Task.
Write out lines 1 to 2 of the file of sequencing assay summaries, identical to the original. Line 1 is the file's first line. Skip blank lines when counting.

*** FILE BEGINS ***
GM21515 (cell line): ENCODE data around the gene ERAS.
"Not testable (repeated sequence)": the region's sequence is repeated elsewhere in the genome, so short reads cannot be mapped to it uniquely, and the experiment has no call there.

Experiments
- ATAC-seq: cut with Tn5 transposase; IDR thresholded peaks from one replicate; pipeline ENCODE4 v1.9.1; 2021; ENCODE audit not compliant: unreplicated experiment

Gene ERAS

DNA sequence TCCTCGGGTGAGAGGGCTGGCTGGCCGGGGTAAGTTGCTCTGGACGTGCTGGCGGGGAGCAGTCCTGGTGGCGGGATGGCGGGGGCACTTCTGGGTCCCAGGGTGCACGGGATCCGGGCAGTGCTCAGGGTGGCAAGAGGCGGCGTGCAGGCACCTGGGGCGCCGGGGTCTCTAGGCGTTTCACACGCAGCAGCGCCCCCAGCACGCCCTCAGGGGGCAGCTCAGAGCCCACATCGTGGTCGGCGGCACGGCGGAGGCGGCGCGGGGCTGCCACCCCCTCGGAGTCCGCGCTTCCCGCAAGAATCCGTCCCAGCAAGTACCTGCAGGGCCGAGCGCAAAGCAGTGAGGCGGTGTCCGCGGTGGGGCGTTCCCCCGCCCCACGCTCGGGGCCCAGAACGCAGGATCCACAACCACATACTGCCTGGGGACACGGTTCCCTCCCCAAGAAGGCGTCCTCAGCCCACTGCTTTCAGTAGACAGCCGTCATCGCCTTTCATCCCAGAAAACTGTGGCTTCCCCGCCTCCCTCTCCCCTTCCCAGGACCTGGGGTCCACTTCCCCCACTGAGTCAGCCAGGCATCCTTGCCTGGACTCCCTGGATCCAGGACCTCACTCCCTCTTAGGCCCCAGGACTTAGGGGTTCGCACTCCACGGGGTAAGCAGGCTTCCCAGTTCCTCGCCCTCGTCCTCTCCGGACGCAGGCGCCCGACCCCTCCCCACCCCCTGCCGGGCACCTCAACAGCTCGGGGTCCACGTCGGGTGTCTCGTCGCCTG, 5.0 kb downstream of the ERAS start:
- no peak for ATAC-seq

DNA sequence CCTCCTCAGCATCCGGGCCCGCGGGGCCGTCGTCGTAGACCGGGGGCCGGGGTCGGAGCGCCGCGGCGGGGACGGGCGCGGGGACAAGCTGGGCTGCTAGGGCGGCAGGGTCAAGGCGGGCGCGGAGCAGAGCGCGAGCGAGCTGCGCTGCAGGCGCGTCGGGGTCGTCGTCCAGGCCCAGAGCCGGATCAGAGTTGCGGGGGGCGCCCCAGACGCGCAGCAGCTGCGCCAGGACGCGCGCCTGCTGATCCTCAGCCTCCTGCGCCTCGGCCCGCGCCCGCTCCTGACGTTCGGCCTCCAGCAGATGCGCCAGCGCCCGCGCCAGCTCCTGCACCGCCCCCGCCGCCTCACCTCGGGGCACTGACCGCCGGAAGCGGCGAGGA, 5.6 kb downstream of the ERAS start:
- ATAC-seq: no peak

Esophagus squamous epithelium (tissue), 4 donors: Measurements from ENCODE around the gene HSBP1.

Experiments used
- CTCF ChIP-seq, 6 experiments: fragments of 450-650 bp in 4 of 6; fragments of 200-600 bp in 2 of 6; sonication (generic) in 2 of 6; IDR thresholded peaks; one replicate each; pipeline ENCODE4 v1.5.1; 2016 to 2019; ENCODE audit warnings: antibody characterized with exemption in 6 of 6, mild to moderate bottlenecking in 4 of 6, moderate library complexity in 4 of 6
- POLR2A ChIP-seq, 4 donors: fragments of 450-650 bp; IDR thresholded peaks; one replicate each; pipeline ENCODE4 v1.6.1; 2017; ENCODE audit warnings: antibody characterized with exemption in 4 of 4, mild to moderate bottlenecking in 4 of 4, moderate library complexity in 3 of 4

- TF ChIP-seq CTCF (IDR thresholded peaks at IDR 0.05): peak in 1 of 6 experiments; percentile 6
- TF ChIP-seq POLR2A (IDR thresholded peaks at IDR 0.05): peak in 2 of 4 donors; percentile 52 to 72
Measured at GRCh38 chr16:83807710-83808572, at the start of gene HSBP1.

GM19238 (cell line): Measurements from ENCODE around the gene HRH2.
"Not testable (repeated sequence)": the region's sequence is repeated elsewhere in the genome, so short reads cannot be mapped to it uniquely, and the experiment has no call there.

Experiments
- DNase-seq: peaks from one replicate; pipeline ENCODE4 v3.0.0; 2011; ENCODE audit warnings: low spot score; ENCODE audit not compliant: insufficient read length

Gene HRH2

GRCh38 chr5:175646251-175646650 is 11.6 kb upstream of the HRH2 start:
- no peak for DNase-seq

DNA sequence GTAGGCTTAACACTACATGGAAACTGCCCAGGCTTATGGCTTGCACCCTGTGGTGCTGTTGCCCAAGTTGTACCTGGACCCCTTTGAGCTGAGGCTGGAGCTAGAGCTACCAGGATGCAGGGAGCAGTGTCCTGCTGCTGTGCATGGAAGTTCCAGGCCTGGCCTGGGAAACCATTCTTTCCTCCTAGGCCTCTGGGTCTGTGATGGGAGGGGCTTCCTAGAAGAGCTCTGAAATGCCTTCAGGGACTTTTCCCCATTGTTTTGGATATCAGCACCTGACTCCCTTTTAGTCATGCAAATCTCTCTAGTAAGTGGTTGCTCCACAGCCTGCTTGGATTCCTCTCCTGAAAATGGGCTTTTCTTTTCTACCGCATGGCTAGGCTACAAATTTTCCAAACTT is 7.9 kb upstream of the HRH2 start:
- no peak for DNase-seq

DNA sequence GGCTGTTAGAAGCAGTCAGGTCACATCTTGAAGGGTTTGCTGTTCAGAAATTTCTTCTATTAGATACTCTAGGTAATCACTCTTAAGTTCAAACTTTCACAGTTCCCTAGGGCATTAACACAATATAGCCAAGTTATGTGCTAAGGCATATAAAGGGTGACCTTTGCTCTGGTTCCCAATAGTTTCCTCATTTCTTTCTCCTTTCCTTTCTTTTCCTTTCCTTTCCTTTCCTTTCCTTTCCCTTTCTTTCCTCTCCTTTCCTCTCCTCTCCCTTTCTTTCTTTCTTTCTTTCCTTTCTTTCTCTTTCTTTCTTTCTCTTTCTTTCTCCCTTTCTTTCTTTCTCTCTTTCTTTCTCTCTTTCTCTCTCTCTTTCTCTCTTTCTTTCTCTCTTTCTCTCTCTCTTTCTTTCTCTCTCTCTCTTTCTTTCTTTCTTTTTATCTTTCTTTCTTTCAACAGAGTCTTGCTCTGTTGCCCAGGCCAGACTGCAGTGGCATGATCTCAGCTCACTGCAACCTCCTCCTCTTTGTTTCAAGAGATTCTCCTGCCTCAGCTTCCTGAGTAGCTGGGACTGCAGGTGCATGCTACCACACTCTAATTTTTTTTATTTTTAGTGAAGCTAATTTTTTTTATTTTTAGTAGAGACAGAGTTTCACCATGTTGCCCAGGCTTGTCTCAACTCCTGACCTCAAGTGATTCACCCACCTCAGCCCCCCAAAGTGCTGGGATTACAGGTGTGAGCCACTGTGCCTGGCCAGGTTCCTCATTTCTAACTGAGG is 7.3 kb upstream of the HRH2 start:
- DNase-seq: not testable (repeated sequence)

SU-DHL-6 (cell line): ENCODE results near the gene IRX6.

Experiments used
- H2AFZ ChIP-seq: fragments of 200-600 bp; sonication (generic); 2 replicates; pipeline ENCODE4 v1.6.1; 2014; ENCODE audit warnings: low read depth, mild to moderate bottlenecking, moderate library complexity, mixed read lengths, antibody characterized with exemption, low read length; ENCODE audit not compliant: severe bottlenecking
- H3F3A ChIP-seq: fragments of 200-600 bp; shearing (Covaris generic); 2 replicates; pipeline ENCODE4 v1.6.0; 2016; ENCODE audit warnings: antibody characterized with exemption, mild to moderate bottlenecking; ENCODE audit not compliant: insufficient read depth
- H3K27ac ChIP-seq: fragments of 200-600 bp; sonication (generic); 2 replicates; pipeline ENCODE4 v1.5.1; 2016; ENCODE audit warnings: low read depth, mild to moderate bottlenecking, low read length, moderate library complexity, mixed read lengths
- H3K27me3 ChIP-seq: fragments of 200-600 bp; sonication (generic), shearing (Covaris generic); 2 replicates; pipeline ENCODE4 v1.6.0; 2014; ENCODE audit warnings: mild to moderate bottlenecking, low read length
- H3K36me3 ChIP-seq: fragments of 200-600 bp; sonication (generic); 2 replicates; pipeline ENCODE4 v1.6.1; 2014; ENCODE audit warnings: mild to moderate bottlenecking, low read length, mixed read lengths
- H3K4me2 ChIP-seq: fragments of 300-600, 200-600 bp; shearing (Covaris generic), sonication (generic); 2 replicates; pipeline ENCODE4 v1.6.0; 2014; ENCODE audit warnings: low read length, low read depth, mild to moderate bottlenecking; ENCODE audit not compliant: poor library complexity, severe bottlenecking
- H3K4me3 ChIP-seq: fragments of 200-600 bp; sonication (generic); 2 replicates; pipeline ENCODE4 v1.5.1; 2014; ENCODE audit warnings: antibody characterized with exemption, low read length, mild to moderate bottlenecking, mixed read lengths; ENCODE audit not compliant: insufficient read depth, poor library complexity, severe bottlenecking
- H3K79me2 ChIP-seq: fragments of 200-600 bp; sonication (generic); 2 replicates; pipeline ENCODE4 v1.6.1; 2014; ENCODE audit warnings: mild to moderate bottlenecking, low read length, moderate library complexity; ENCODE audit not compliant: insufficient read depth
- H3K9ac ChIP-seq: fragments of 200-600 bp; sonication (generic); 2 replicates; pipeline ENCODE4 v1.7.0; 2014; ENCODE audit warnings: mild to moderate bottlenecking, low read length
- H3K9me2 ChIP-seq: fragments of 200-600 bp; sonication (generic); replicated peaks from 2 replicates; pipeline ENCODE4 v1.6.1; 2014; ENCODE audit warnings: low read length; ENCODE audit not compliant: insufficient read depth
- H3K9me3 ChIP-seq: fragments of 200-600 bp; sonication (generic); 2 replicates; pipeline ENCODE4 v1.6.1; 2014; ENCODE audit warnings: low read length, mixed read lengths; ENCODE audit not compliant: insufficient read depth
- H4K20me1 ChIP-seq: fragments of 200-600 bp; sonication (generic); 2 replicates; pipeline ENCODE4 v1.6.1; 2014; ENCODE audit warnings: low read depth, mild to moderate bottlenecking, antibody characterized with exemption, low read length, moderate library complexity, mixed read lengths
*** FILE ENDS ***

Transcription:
GM21515 (cell line): ENCODE data around the gene ERAS.
"Not testable (repeated sequence)": the region's sequence is repeated elsewhere in the genome, so short reads cannot be mapped to it uniquely, and the experiment has no call there.